Sarah Gamp

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As illustrated by Frederick Barnard

Sarah or Sairey Gamp is a nurse in the novel Martin Chuzzlewit by Charles Dickens, first published as a serial in 1843–1844.

Mrs. Gamp, as she is usually referred to, is dissolute, sloppy and generally drunk. She became a notorious stereotype of untrained and incompetent nurses of the early Victorian era,[1] before the reforms of campaigners like Florence Nightingale.

The caricature was popular with the British public. A type of umbrella became known as a gamp because Mrs. Gamp always carries one, which she displays with "particular ostentation".

The character was based upon a real nurse described to Dickens by his friend, Angela Burdett-Coutts.[2][3]

Adaptions and other works[edit]

In an 1844 stage version of Martin Chuzzlewit authorised by Dickens at the Queen's Theatre Sarah Gamp was played by the actor and comedian Thomas Manders.[4]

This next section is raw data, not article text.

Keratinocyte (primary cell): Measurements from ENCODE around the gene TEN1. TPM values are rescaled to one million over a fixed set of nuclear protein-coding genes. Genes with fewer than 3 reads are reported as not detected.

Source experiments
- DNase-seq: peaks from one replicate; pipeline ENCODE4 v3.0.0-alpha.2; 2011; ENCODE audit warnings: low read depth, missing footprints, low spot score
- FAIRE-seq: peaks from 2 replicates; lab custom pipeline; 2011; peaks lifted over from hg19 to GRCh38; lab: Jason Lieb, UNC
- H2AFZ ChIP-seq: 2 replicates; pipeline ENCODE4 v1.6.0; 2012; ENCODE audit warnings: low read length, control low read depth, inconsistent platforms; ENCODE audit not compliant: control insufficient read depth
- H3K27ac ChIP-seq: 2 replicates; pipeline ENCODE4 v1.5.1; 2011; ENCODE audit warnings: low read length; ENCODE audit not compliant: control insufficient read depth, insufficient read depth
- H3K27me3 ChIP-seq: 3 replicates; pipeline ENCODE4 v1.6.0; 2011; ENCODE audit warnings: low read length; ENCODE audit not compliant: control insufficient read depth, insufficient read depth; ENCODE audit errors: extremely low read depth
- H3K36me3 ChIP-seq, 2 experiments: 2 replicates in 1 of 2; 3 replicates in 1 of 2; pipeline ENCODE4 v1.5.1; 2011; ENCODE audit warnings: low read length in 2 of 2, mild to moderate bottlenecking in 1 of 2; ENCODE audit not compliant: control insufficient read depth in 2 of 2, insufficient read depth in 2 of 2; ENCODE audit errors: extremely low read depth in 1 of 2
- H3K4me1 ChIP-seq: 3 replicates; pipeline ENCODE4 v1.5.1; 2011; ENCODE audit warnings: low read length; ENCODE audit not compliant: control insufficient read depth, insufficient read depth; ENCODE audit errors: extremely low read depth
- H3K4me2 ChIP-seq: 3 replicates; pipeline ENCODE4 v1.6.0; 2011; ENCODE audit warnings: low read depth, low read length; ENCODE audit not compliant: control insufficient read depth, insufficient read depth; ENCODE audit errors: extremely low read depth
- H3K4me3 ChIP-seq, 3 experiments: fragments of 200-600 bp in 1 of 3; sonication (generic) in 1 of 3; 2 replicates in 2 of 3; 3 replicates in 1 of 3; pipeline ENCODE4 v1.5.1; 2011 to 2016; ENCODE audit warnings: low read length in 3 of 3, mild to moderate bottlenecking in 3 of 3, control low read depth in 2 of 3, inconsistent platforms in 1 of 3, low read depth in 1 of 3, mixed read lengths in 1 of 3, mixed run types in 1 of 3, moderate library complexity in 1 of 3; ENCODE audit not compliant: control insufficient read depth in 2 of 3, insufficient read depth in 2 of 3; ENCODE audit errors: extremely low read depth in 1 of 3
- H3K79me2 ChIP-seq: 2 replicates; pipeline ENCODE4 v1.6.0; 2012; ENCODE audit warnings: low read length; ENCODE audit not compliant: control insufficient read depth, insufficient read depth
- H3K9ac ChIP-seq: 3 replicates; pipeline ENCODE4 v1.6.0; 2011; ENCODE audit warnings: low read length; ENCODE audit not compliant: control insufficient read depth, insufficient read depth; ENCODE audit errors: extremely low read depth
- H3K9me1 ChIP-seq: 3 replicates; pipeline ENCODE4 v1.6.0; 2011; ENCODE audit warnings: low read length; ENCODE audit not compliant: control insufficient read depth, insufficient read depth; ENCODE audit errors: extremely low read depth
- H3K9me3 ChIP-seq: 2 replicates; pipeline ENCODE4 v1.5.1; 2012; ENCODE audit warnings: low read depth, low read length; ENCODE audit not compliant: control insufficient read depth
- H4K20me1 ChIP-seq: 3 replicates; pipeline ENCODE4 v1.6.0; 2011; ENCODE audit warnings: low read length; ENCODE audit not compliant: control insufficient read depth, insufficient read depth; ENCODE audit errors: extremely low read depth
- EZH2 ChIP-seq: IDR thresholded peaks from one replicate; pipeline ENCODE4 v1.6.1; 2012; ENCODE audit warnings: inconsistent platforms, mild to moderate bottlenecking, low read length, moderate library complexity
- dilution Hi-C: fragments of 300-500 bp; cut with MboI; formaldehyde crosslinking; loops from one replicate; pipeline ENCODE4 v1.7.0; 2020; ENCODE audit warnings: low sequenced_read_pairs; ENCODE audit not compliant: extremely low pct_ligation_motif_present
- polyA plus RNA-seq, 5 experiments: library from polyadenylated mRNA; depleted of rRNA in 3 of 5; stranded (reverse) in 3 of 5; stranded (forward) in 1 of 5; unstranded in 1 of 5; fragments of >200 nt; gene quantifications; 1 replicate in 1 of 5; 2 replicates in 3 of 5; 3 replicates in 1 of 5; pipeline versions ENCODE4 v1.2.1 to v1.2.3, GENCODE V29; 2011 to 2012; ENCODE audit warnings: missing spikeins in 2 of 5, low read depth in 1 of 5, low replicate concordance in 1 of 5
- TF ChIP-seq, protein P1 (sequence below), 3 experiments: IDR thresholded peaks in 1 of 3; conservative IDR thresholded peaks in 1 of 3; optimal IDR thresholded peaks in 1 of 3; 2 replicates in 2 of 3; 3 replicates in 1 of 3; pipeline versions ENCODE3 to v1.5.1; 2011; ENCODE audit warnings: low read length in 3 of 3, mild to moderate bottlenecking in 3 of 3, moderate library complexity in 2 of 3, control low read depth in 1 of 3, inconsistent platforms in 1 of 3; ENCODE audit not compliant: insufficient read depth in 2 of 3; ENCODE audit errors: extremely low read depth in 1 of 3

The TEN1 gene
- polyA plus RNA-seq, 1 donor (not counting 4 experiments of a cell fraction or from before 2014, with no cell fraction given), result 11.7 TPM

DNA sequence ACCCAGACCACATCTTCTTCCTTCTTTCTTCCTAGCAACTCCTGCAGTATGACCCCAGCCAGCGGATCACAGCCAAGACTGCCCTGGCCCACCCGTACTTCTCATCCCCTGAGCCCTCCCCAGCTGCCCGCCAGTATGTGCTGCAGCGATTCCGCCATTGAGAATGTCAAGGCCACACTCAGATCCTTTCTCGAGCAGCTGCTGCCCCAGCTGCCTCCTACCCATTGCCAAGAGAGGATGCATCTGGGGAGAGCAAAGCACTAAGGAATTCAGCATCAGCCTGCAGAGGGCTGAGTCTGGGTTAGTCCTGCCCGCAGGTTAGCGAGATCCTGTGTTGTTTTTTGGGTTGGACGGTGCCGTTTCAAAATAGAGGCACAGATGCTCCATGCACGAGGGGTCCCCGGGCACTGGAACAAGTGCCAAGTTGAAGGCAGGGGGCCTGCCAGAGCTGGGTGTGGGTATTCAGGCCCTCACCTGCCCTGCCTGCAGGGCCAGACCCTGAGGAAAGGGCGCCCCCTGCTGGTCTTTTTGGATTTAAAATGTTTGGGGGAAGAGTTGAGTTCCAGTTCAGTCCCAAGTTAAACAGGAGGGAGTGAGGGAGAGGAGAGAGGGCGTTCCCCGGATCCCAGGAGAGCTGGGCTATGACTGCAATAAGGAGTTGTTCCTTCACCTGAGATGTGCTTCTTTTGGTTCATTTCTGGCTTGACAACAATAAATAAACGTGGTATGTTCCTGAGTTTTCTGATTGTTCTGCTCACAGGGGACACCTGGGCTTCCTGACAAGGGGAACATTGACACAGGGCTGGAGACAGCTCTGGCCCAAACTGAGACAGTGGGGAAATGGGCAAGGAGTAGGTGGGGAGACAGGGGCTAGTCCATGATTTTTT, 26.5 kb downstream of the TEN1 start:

Mrs. Gamp appears in Dickensian, at first nursing Little Nell at the Old Curiosity Shop and later tending to Silas Wegg (from Our Mutual Friend), played by Pauline Collins.

References[edit]

  1. ^ Hardy, Susan and Corones, Anthony, "The Nurse’s Uniform as Ethopoietic Fashion", Fashion Theory, Vol.21, No.5. (2015), pp. 523-552. doi=10.1080/1362704X.2016.1203090
  2. ^ Donald Hawes (2001), Who's Who in Dickens, Routledge, pp. 84–86, ISBN 978-0-415-26029-9
  3. ^ Summers, Annette (1997), "Sairey Gamp: generating fact from fiction", Nursing Inquiry, Blackwell Publishing Ltd, 4 (1), doi:10.1111/j.1440-1800.1997.tb00132.x
  4. ^ Malcolm Morley, 'Martin Chuzzlewit in the Theatre', The Dickensian Vol. 47 (Jan 1, 1951): 98